Section 1821(i) (2) of title 12 of the United States Code does not permit the court to disregard the FHLBB's determination of the value of Vista's assets and liabilities. If the court were so empowered, parties dissatisfied with the FHLBB's determination could collaterally attack the finding, thus saddling the FDIC as receiver with multiple determinations of the "true" value *52 of the failed institution's assets and liabilities. See FSLIC v. Locke, 718 F. Supp. 573, 586 (W.D.Tex.1989) (FHLBB determination that claims of unsecured creditors were worthless was a final agency action not subject to collateral attack); cf. Craft v. Florida Fed. Sav. & Loan Ass'n, 786 F.2d 1546, 1552 (11th Cir. 1986) (final action of FHLBB in connection with stock conversion plan could not be collaterally attacked in district court because court of appeals had exclusive jurisdiction to review final agency action); McCowen v. Jamieson, 724 F.2d 1421, 1423 (9th Cir.1984) (Department of Agriculture case) (where court would be required to determine that federal agency erred, Secretary of agency should be a party to the action); Carey v. O'Donnell, 506 F.2d 107, 110 (D.C.Cir.1974) (Civil Aeronautics Board case) (where Congress provided a scheme for review of airline mergers, collateral attack was impermissible), cert. denied, 419 U.S. 1110, 95 S. Ct. 783, 42 L. Ed. 2d 806 (1975); Boles v. Greeneville Housing Authority, 468 F.2d 476, 479 (6th Cir.1972) (Department of Housing and Urban Development case) (review of agency action in case where agency is not a party deprives the agency of the right to defend the integrity of its administrative decisions). Federal law provides a basis to obtain direct review of such a determination. 5 U.S.C. § 701 et seq.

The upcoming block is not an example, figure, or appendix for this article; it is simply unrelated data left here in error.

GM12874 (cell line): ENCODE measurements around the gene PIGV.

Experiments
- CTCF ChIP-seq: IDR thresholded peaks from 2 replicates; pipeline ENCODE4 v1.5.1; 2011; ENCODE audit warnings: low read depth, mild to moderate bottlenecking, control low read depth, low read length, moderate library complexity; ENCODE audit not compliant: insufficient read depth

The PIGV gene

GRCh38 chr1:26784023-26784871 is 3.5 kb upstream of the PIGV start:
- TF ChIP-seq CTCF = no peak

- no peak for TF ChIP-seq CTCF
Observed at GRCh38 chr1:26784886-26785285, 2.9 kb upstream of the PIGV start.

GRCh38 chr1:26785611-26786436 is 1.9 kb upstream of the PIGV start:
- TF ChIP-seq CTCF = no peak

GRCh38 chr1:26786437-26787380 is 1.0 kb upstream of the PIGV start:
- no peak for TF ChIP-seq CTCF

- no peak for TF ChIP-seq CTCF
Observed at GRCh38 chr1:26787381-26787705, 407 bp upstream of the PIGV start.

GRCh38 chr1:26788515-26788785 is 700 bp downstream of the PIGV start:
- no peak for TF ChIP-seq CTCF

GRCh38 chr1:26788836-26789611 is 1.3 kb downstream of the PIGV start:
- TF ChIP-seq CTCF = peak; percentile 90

Pursuant to 12 U.S.C. § 1821(i) (2), even if Village South were to obtain a judgment in this case, it would not be entitled to any recovery. Vista's assets and liabilities have been finally valued and the grim reality is that Vista's deposit and secured liabilities far exceed its assets. In enacting § 1821(i) (2), Congress adopted a policy of requiring creditors of failed institutions to look only to the assets of the institution and not to the taxpayer's pocketbooks for recovery of their losses. It is emphatically the province of the Congress to allocate such losses in the manner it deems fit, as long as it does so agreeably with the Constitution of the United States. Congress has chosen to place the burden of this type of loss upon the unsecured creditor. Because it is clear that, regardless of the underlying validity of Village South's claims, Village South is entitled to no recovery, the court grants the FDIC's motion for summary judgment.[4] A judgment in favor of the FDIC has been filed today.

SO ORDERED.

NOTES

[1] The FSLIC as receiver transferred the assets of Vistaexcept claims against directors and officers and other specified claimsto Bluebonnet Savings Bank, FSB ("Bluebonnet") in a purchase and assumption transaction. Bluebonnet agreed to assume Vista's liabilities to depositors and secured creditors. Bluebonnet did not agree to assume unsecured liabilities, such as those asserted in the present case, and so is not liable to Village South.

[2] The FDIC argues that it is not liable for punitive damages. Because the court concludes Village South is entitled to no recovery from the FDIC, the court does not reach this contention.

[3] 12 U.S.C. § 1821(i) (2):

The maximum liability of the Corporation, acting as receiver or in any other capacity, to any person having a claim against the receiver or the insured depository institution for which such receiver is appointed shall equal the amount such claimant would have received if the Corporation had liquidated the assets and liabilities of such institution without exercising the Corporation's authority under subsection (n) of this section or section 1823 of this title.

[4] The FDIC argues on the basis of the Fifth Circuit's recent decision in Triland Holdings & Co. v. Sunbelt Service Corp., 884 F.2d 205 (5th Cir.1989), that this case should be dismissed on prudential grounds, as well. The court need not decide this question.